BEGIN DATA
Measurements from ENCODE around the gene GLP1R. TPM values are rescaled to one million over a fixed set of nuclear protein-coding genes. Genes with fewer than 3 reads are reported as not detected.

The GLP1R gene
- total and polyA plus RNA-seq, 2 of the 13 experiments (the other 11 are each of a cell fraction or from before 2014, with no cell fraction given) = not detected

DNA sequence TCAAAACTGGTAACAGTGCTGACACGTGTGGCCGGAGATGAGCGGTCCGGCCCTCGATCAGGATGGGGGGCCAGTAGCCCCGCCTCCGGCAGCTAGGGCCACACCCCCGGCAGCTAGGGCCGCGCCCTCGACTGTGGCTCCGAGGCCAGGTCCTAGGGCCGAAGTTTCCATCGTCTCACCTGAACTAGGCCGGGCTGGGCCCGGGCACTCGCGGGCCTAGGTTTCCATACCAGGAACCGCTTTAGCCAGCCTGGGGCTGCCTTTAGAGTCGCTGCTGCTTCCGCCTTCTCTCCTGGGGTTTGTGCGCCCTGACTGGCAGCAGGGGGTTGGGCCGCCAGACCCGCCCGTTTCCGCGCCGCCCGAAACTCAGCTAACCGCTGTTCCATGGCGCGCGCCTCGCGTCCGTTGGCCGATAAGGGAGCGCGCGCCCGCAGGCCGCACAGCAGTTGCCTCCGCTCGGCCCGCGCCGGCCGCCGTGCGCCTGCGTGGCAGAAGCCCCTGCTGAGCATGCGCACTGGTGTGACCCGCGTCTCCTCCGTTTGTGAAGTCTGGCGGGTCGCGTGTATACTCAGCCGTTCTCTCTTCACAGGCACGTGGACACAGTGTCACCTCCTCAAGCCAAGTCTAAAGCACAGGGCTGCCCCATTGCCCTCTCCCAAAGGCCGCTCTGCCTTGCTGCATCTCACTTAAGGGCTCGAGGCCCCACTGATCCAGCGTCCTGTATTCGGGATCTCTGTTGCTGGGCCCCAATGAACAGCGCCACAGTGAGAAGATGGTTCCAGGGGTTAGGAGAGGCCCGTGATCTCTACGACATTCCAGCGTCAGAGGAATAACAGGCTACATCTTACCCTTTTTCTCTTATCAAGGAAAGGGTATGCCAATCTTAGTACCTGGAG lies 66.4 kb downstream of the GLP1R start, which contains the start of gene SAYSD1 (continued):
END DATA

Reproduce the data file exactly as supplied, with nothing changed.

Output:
Measurements from ENCODE around the gene GLP1R. TPM values are rescaled to one million over a fixed set of nuclear protein-coding genes. Genes with fewer than 3 reads are reported as not detected.

The GLP1R gene
- total and polyA plus RNA-seq, 2 of the 13 experiments (the other 11 are each of a cell fraction or from before 2014, with no cell fraction given) = not detected

DNA sequence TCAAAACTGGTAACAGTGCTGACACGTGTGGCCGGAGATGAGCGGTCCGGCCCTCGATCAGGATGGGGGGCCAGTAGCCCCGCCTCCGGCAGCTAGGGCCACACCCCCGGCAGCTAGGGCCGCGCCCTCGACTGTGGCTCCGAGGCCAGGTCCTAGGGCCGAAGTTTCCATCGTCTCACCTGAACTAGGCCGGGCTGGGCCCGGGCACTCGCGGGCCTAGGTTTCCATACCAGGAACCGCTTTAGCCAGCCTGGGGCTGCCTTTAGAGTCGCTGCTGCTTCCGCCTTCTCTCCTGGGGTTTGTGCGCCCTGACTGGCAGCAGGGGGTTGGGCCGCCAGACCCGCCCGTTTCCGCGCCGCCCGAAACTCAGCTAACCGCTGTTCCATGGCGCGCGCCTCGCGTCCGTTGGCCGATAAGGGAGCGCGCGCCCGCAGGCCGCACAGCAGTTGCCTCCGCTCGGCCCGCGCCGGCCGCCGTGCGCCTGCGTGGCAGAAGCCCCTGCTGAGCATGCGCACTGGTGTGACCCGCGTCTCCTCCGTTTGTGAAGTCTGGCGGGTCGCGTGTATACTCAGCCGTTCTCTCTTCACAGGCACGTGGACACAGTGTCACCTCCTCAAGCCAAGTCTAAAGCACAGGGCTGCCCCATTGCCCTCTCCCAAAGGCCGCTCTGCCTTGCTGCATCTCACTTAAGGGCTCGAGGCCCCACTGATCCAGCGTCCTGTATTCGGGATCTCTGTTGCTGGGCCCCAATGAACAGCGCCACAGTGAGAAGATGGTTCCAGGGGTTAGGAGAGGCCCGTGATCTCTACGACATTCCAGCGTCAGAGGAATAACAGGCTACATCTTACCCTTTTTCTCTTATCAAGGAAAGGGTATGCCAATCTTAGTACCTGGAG lies 66.4 kb downstream of the GLP1R start, which contains the start of gene SAYSD1 (continued):